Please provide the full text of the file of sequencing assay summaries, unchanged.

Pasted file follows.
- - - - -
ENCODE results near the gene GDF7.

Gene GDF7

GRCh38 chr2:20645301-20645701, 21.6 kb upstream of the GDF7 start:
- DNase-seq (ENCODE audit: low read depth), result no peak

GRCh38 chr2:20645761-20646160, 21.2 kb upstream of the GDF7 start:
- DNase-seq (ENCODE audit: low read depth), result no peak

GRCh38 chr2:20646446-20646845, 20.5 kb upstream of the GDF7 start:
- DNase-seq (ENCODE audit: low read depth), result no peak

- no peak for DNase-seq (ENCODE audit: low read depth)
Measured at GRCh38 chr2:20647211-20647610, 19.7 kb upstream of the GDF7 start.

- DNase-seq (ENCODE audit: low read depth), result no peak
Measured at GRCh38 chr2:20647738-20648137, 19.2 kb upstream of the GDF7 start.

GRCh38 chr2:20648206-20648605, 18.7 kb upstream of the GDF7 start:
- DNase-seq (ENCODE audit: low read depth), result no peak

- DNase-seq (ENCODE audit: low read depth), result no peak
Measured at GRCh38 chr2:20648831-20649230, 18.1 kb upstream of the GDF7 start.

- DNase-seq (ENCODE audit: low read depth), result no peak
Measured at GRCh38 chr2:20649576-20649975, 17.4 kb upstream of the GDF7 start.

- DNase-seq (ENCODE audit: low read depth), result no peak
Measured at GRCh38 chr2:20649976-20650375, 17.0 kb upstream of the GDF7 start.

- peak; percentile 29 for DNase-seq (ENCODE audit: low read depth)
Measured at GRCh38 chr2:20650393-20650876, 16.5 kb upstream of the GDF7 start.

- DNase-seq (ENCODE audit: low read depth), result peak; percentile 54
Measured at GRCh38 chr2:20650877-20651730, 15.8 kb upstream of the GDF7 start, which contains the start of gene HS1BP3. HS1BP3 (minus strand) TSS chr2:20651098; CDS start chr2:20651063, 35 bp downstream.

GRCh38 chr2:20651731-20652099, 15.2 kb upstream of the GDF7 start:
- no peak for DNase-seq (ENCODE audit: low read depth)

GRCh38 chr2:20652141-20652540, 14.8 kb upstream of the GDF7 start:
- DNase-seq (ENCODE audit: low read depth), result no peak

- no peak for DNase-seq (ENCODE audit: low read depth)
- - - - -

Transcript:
ENCODE results near the gene GDF7.

Gene GDF7

GRCh38 chr2:20645301-20645701, 21.6 kb upstream of the GDF7 start:
- DNase-seq (ENCODE audit: low read depth), result no peak

GRCh38 chr2:20645761-20646160, 21.2 kb upstream of the GDF7 start:
- DNase-seq (ENCODE audit: low read depth), result no peak

GRCh38 chr2:20646446-20646845, 20.5 kb upstream of the GDF7 start:
- DNase-seq (ENCODE audit: low read depth), result no peak

- no peak for DNase-seq (ENCODE audit: low read depth)
Measured at GRCh38 chr2:20647211-20647610, 19.7 kb upstream of the GDF7 start.

- DNase-seq (ENCODE audit: low read depth), result no peak
Measured at GRCh38 chr2:20647738-20648137, 19.2 kb upstream of the GDF7 start.

GRCh38 chr2:20648206-20648605, 18.7 kb upstream of the GDF7 start:
- DNase-seq (ENCODE audit: low read depth), result no peak

- DNase-seq (ENCODE audit: low read depth), result no peak
Measured at GRCh38 chr2:20648831-20649230, 18.1 kb upstream of the GDF7 start.

- DNase-seq (ENCODE audit: low read depth), result no peak
Measured at GRCh38 chr2:20649576-20649975, 17.4 kb upstream of the GDF7 start.

- DNase-seq (ENCODE audit: low read depth), result no peak
Measured at GRCh38 chr2:20649976-20650375, 17.0 kb upstream of the GDF7 start.

- peak; percentile 29 for DNase-seq (ENCODE audit: low read depth)
Measured at GRCh38 chr2:20650393-20650876, 16.5 kb upstream of the GDF7 start.

- DNase-seq (ENCODE audit: low read depth), result peak; percentile 54
Measured at GRCh38 chr2:20650877-20651730, 15.8 kb upstream of the GDF7 start, which contains the start of gene HS1BP3. HS1BP3 (minus strand) TSS chr2:20651098; CDS start chr2:20651063, 35 bp downstream.

GRCh38 chr2:20651731-20652099, 15.2 kb upstream of the GDF7 start:
- no peak for DNase-seq (ENCODE audit: low read depth)

GRCh38 chr2:20652141-20652540, 14.8 kb upstream of the GDF7 start:
- DNase-seq (ENCODE audit: low read depth), result no peak

- no peak for DNase-seq (ENCODE audit: low read depth)